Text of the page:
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End of the Line Not everyone likes fishing. In fact, there’s often a concerted effort to keep it away from the human-powered outdoor sport world that we cover in this magazine. Lots of hard-charging, focus-on-my-heart-rate athlete types think it’s, well, boring and not a “sport.” Hey, Five Ten founder Charles Cole, who we profile in this issue of EO even says, “We don’t make fly fishing shoes because you can’t die doing it.” Take that attitude when it comes to the art of angling with a grain of salt. Perhaps, we should tell Cole that his Sticky Rubber Canyoneer shoes are the best wading boots we have ever taken to the stream (they are, after all, built for scrambling over wet rocks). Or consider Patagonia founder Yvon Chouinard who rates fly fishing—especially his new passion of Tenkara, the Japanese form of fly angling without a reel—up alongside more deadly pursuits like surfing and big wall alpinism. In fact, if you have lived in a mountain town, you know that the most die-hard ski bums and snowboarders often spend the summer guiding fly fishing trips as all that snow becomes river melt. The mountain bikers and hard-partying resort skiers who can’t roll cast are just visitors, it’s the locals who know the hatches. Fishing gets you deeper in the blood of those towns and their mountains. It brings you to places you might not see when you are bombing down the trail. You become intimate with that place when you fish it. That’s why I knew I had to write about fishing for this, our mountain town issue. I have certainly gotten to know Boulder (I know, I know, it’s not a real mountain town) better by fishing it. Who knew the fishing in Boulder could be so good. Yes, the fish are small and often selective, but it’s the water that is beautiful. And clambering out to it, sometimes with my 70-year-old dad, sometimes on my own, sometimes with another fly-fishing addict who is just in town for a day. I know where the water goes here, in these spots that the bike path zooms on by. Sometimes, I spend focused hours trying to outsmart fish the size of a big streamer up in the quiet depths of a canyon. Sometimes I’m surprised to pull out a big trout while triathletes run past, seeing none of it. Here’s the thing about fishing. There are far too many days when you go home mystified. You see the water. You visualize the fish. Hell, sometimes you even see the fish. But nothing happens. It’s a day of anticipation on the line. But still you stay there, hoping. Eventually, you just give up on the fish, but not on the river, on the changing light, on perfecting your cast. It’s certainly a cliche to compare fishing to meditation but at this point, you find the same things in both practices: you stop looking for results, stop judging the experience and give in to the actual world around you. But, damn, that can suck. If you didn’t actually catch fish (and if you didn’t feel some profound change in how you view your being on this planet when it comes to meditation), you would never go back. Because in between those Zen sessions of non-catching, there are days that the fish are fat and at the end of your line. Days when nothing can go wrong. It’s a like a powder day, a gift. This is why you do this. This is your spot. You live here now.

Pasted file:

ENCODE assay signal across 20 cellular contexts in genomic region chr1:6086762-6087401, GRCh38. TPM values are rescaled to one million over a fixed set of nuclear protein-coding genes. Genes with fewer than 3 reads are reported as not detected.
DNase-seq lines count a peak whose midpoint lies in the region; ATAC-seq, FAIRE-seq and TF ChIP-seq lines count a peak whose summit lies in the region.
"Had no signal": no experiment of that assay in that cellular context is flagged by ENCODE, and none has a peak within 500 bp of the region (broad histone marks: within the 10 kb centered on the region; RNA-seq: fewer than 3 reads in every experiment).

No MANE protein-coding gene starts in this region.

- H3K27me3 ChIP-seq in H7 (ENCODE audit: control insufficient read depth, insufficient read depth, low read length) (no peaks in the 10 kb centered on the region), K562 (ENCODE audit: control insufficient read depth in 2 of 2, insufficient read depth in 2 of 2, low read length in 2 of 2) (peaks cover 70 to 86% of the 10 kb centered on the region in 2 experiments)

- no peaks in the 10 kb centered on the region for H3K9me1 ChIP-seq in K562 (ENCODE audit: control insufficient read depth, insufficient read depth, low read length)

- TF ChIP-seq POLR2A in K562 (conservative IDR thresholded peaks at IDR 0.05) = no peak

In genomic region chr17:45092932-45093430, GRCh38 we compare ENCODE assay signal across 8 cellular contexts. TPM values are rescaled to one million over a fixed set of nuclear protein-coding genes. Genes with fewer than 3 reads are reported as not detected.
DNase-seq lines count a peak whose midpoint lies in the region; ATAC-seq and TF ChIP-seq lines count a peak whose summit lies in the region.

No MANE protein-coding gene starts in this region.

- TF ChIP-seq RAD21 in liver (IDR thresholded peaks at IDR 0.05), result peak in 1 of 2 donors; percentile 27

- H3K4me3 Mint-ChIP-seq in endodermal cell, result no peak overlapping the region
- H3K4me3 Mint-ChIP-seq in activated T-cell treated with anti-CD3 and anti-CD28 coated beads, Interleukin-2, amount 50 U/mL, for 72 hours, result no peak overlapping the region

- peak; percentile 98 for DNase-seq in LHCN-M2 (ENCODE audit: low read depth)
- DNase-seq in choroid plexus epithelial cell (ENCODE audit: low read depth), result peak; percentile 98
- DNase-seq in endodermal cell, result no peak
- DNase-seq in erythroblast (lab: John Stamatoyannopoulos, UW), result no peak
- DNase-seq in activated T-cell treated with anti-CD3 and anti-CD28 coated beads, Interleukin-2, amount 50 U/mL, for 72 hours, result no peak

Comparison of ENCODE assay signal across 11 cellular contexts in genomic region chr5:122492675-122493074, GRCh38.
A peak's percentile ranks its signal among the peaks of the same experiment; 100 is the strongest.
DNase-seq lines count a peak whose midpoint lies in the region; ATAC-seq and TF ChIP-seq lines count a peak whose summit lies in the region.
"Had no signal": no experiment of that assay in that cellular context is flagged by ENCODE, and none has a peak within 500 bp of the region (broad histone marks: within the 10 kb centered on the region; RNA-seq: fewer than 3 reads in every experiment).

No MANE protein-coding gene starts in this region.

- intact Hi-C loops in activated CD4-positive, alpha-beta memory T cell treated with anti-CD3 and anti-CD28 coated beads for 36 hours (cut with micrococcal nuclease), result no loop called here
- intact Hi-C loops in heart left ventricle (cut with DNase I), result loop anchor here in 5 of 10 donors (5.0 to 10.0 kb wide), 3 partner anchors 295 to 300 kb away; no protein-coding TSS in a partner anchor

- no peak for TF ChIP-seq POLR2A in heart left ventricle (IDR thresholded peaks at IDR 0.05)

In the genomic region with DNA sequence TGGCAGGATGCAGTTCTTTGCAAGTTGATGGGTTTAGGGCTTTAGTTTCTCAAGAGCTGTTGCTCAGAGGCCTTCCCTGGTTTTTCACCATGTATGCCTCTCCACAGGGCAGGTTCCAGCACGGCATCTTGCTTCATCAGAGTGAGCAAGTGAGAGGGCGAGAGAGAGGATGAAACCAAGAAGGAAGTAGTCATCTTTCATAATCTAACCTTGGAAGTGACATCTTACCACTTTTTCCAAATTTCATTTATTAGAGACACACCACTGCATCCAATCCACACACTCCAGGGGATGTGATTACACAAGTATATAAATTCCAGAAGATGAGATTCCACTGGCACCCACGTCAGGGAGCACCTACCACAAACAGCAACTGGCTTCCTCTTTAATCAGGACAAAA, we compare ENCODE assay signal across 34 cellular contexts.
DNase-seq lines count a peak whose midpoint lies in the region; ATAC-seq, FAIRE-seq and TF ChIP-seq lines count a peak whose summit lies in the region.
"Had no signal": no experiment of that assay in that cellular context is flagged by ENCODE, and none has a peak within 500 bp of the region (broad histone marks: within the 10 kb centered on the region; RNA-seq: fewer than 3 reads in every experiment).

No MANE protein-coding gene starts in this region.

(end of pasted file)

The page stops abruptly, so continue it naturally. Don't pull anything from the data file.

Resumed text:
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Steve Sunday Photography

SHORTS

Here Kitty, Kitty, Kitty: The results of a 2010 Canada lynx study that looks at the impact of recreation on the endangered cat will be released this fall.

Fresh Tracks

Is the Canada lynx Colorado’s most important snow cat operation? Taking advantage of a powder day in Colorado requires specialized gear—for humans, anyway. Lynx have it easier. Naturally tricked-out to thrive at high altitudes, the medium-sized wildcats come equipped with large hind feet that act as snowshoes. Winter recreationists and lynx utilize the same snowy spaces in Colorado’s coniferous high-mountain habitats. Does one influence the other? Maybe. The United States Forest Service, in collaboration with Colorado Parks and Wildlife, launched a first-of-its-kind study in 2010 with the goal of understanding how winter recreation could impact the threatened Canada lynx. The study was particularly novel because it recruited skiers, snowboarders, snowshoers and snowmobilers to carry GPS units while they recreated. Their movements would be